Friday, August 28, 2015

Review: Capture the Moment by Sarah Wilkerson

In "Capture the Moment," CEO of Clickin Moms Sarah Wilkerson has compiled a a great collection of photos taken by women, many of which are taken of kids by their moms. You don't have to be a mom to enjoy the photos and photography tips presented here. However, the tips are mainly meant to get you thinking with a photographer's eye for content and light. There are very few technical tips given, and the short dictionary at the back of the book is pretty basic stuff. So, the book is mainly for beginners. And yet pretty much all of the photo examples were taken with camera bodies that cost well over $1000 (imagine how expensive the lenses are). Since I can only afford my current Canon T2i Rebel, which takes terrible photos when a high ISO is used, I found it disappointing that more than half of these photos were taken at ISOs over 1600. How do these professional photographers get their subjects to turn out so in focus with such low f-stops? How do they manage to take photos at high ISOs with so little grain in the result? How can I take photos just a high in quality without expensive equipment and editing programs?

*Disclaimer: I received this book for free in exchange for my honest review.

Thursday, August 27, 2015

Nonfiction Review: Loving My (LGBT) Neighbor

In Glenn T. Stanton's "Loving My (LGBT) Neighbor" I was glad to finally find a book with some solid questions and answers for Christians facing moral dilemmas. Stanton's points on gay marriage and politics could use some expansion, but his chapters on the role of the church and the role LGBT people can play in the church were enlightening. Stanton also takes time to address just what LGBT means. He makes it very clear that LGBT is not a cookie-cutter community and that those who associate themselves with that community are human beings with emotions and needs who cannot just be told to stop doing what they're doing. I enjoyed Stanton's examples of real-life friendships between people with polar opposite opinions. I could read an entire book of testimonies alone. Of course, Stanton takes the traditional, conservative stance, but he does so with a lot more practical sense than a lot of the books I have read on this topic. There are still a few points I disagree with or do not have a solid grasp of, but this book was a great step toward a more solid stance of my own.

*I received this book for free in exchange for my honest review.

Nonfiction Review: Exploring Christian Theology Volume Two

Volumes One and Three of "Exploring Christian Theology" offer a bit for both beginners and more advanced readers. As one who knows little about Revelation, I found Nathan D. Holsteen and Michael J. Svigel's sections on the End Times interesting. In Volume Two, the editors cover "Creation, Fall, And Salvation," at least that's what the title says. In reality, the book covers mostly the effects of the Fall and the details of Salvation, with some basic info on Calvinism and Arminianism.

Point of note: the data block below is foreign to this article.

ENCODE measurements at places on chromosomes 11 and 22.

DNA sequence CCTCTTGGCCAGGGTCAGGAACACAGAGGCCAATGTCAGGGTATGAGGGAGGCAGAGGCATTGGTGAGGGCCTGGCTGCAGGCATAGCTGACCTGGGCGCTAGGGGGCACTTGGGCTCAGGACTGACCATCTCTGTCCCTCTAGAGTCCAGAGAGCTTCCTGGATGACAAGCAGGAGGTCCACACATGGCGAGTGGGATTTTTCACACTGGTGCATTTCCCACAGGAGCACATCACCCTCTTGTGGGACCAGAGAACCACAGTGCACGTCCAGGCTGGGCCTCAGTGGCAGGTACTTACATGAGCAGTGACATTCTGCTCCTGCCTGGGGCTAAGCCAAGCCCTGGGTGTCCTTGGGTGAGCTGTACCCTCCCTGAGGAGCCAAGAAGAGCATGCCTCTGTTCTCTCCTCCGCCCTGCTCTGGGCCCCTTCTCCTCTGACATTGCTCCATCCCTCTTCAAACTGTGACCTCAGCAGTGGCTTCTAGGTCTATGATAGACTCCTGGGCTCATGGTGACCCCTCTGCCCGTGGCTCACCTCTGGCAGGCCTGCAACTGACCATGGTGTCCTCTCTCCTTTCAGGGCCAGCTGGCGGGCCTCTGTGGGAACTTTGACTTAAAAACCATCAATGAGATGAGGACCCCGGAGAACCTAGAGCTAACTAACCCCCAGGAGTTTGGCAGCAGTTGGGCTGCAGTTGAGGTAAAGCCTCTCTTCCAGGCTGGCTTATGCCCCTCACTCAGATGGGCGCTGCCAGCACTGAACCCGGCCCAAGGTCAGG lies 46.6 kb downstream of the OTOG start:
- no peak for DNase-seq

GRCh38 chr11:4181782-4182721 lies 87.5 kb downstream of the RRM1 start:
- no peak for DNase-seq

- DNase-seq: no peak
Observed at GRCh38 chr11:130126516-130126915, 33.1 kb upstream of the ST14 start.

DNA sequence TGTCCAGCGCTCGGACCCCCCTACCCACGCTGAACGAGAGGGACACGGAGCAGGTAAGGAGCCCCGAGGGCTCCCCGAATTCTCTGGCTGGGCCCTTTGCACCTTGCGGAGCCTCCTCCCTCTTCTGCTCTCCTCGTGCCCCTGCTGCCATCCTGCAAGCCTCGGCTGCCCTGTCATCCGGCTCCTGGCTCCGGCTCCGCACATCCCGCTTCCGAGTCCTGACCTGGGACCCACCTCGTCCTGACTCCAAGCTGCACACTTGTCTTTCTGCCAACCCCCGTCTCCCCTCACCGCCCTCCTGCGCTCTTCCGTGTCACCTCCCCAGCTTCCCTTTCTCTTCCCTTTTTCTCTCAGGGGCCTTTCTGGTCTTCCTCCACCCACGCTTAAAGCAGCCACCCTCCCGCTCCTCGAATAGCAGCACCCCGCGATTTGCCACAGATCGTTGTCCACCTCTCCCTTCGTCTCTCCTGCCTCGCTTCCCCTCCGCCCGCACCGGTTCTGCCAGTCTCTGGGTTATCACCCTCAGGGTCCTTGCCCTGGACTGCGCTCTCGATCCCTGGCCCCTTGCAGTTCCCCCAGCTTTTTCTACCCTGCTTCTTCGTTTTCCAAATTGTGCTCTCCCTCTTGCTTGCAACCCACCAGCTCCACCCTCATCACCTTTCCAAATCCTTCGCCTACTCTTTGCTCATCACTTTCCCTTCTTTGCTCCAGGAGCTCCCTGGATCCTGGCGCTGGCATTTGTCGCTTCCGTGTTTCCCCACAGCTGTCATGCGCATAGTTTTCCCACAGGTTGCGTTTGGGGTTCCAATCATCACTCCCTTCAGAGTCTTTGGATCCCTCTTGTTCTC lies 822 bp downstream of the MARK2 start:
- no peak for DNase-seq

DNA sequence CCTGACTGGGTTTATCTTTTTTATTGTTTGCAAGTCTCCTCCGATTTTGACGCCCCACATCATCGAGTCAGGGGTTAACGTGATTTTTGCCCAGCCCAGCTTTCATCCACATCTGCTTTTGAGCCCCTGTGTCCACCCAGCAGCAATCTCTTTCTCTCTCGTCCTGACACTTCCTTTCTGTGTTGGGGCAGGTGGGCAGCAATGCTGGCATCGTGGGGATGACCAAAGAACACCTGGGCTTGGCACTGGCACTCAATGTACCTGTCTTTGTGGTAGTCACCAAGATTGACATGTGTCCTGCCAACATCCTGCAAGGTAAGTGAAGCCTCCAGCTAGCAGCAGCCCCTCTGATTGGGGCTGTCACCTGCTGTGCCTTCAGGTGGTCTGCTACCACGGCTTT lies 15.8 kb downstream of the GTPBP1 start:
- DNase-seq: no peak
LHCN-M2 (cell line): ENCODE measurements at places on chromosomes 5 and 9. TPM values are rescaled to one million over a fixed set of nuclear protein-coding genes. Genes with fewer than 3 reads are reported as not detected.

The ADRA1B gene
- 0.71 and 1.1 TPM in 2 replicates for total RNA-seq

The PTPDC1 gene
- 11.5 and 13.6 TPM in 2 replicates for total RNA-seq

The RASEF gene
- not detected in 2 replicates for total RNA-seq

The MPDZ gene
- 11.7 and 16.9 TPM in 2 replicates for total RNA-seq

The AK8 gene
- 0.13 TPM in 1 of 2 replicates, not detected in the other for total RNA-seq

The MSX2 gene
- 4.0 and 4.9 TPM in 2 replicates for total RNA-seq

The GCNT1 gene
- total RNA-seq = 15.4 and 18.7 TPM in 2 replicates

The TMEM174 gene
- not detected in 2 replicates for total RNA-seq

The book's approach is unique because it combines technical theology with history, and history with practical application. I was disappointed in this volume, however, because it spent no time on the how of Creation - young earth versus new earth and so on. I also had trouble understanding some of the excerpts from classical theologians and wished they had been paired up with the sections on church history for a better overall picture.

To summarize, Volume Two has some great content, but it's fairly obvious content that sets in stone what most readers will already know.

*Disclaimer: I received this book for free in exchange for my honest review.

Fiction Romance Review: Hope Harbor by Irene Hannon

I requested Irene Hannon's "Hope Harbor" because I had read a few of her suspense novels and was curious if her romance would be as original. I found "Hope Harbor" to be well written and full of character development, but ultimately just another romance novel.

Each of the main characters have lost spouses and hide secrets while blaming themselves for their pasts. But the one revelation that could actually be surprising - that the leading man looks a lot like the estranged son of the town recluse - is thrown aside without explanation. Also, once again Hannon introduces a new character point of view at the tale end of the story for one or two short chapters, which is a pet peeve annoyance of mine and really a big no no in the writing world.

So, if you're in the mood for a slow, but endearing romance without much originality in its telling - nothing much happens for a climax, either - or if you enjoy Hannon's previous writing, then this is a good read. But for most, there are better options.